Certain things have come to light with the Chicago Bears dismissing coach Marc Trestman and GM Phil Emery this week.
One of them is that Emery is a real buffoon.
Not so much like his predecessor Jerry Angelo was a buffoon. Angelo, you’ll remember, was the guy who went and got Jay Cutler and then refused to give him any offensive linemen or receivers who were worth a shit. In hindsight, that Cutler move doesn’t look all that great either, but I digress.
No, Emery actually made some decent personnel moves. He’s a buffoon for his handling of the coaching staff.
Obviously, Emery eventually hired Trestman, who gave him an 8-8 season followed by a 5-11 season.
When you look at that by itself, it looks terrible. The guy Emery fired — Lovie Smith — had just led the Bears to a 10-6 season. They didn’t make the playoffs, but then, they weren’t going backwards either.
The decision looks even worse when you consider who Emery passed over to hire Trestman.
As we mentioned on Monday, the top candidate was Bruce Arians, who was the reigning coach of the year. He got hired by Arizona, where he’s led the Cardinals to a 10-6 season, followed by an 11-5 season.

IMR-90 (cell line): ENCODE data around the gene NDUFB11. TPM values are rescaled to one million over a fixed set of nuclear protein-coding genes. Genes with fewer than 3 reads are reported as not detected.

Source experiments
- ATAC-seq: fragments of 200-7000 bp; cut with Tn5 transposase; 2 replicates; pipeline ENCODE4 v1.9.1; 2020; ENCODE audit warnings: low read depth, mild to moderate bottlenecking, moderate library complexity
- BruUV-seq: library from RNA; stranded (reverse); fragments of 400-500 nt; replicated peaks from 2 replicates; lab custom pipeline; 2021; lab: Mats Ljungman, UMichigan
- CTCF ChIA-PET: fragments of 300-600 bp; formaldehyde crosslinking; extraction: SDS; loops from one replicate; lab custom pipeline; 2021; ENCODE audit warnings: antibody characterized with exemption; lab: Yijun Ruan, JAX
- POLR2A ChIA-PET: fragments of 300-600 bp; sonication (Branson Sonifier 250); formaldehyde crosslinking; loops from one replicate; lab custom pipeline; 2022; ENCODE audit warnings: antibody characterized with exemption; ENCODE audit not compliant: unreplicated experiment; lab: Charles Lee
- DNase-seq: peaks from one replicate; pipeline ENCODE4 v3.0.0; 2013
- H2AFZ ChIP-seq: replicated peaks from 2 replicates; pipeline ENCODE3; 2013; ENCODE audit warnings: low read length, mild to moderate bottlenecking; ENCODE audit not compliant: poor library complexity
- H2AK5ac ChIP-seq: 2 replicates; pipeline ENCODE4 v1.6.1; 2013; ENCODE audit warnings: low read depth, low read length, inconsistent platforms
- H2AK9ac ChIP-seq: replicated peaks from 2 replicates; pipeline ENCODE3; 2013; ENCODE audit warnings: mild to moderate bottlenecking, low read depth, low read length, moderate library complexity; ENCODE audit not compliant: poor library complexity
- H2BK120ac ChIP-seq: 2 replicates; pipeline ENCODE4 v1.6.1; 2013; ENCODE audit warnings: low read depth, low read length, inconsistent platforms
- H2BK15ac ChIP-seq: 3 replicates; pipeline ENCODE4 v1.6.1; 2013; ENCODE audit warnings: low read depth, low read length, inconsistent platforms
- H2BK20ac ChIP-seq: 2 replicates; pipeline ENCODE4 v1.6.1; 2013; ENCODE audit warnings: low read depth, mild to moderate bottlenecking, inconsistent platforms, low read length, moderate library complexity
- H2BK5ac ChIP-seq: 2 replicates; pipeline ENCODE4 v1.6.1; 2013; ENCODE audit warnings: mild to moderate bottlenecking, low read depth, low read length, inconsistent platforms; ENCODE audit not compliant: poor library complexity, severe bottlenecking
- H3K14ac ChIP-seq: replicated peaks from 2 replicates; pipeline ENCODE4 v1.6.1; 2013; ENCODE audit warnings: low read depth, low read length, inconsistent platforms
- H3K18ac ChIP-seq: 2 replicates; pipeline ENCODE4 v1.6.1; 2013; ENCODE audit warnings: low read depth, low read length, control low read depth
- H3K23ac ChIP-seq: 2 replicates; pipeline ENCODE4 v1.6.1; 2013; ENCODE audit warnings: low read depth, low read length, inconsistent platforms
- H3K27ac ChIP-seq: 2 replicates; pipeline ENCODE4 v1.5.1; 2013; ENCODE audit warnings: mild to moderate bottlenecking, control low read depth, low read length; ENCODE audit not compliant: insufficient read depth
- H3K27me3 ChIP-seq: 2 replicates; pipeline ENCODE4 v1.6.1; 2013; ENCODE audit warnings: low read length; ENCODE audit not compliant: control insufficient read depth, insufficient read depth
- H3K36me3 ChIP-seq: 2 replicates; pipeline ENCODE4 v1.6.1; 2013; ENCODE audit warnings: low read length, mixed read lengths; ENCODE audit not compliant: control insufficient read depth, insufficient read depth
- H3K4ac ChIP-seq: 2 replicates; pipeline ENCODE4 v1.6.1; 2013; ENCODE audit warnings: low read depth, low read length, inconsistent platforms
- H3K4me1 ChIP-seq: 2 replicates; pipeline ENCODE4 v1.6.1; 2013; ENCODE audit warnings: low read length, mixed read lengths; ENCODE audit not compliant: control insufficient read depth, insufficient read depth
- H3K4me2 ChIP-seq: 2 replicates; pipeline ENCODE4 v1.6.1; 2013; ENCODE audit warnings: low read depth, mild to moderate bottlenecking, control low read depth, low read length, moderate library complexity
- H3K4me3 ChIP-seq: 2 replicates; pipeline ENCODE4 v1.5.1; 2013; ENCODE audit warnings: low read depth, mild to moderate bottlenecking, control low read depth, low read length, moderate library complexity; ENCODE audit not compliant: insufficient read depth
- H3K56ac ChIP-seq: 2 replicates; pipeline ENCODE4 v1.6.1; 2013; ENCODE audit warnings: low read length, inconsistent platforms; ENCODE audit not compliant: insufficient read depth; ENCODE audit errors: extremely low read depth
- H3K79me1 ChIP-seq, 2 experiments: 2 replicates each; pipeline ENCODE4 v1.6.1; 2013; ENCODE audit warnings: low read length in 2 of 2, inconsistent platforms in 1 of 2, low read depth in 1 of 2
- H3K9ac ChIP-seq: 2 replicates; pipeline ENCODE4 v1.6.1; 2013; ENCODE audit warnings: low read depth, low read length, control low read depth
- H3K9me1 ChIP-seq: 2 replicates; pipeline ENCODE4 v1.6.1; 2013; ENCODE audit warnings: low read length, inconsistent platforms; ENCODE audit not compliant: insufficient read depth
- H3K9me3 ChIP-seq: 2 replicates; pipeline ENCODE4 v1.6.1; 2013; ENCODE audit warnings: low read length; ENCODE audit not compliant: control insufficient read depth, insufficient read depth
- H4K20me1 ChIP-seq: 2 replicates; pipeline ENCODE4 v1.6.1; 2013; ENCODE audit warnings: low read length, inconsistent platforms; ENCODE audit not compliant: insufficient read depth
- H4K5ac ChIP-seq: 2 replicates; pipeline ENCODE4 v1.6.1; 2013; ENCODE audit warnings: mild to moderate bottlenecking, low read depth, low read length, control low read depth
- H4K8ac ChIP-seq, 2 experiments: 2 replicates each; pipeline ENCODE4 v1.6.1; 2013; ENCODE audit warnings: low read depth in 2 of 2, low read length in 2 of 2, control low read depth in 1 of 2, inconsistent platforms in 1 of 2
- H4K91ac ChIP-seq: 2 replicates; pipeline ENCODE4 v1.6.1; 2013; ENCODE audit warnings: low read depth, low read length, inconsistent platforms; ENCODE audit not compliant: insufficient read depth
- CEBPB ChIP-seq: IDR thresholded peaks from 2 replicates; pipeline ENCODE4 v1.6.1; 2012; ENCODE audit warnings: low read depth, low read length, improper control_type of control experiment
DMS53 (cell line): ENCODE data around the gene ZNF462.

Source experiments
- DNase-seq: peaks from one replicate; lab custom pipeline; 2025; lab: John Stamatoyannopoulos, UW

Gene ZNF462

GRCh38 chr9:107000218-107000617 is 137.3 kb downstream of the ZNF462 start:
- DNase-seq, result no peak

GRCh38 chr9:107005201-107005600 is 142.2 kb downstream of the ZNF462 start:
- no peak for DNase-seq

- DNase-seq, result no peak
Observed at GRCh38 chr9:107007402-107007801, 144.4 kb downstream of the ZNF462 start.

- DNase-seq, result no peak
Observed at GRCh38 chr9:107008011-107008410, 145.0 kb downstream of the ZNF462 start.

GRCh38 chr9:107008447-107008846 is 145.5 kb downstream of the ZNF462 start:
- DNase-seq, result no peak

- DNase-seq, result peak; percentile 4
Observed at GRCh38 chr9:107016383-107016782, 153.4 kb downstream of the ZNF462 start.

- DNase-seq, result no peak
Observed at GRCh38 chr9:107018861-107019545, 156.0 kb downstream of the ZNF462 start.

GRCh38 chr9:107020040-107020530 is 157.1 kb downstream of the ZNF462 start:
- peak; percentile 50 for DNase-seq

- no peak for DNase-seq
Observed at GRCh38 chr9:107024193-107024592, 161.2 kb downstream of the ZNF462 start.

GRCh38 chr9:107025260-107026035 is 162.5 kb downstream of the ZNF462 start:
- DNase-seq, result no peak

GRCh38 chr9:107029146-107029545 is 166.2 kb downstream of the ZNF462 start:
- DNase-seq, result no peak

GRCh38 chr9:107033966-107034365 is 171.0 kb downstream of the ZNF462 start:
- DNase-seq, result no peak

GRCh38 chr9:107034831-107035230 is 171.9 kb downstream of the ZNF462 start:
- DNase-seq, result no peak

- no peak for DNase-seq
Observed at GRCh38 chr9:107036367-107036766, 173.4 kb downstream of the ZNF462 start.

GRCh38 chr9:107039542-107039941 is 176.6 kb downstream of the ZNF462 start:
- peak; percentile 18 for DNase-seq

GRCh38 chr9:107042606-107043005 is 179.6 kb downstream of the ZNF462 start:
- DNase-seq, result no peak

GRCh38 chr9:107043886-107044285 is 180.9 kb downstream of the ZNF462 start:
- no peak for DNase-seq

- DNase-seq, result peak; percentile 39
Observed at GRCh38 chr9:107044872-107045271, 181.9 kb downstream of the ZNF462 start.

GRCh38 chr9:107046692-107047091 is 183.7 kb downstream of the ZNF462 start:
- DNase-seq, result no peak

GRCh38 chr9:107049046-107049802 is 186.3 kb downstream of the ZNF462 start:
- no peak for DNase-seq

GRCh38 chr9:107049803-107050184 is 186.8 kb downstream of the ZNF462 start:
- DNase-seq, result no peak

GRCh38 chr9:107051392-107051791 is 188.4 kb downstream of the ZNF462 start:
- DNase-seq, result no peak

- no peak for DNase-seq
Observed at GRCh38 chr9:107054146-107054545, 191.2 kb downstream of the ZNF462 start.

We knew that. We didn’t know exactly how it went down though. Apparently, the dysfunction that was so obvious this year, started right back when Emery came onboard.
The Bears were also considering Seattle offensive coordinator (and Badger great) Darrell Bevell for their head coaching job. Emery enlisted Rod Marinelli, who had agreed to remain on staff to coach the Bears defense under the new head coach, to evaluate the candidates.
But back in mid-January 2013, as part of their final selection process for a head coach to replace Smith, Emery and the organization had Marinelli interview the three finalists for the head-coaching job.
Marinelli was asked to rank the three. He did. Arians was his runaway first choice; Bevell was the second; Trestman was a distant third.
Emery selected Trestman.
When he learned of the decision, Marinelli abruptly angrily resigned and left Halas Hall for Dallas and a de facto demotion to defensive line coach.
So would the Bears have been better off with Arians?
Mostly, I’m glad we didn’t have to find out. They honestly probably would have been better off keeping Lovie, but we’ll never know that either.
Instead, we got two years of wonderful, laughable Chicago Bears dysfunction and implosion. Courtesy of Phil Emery.
Well done, sir!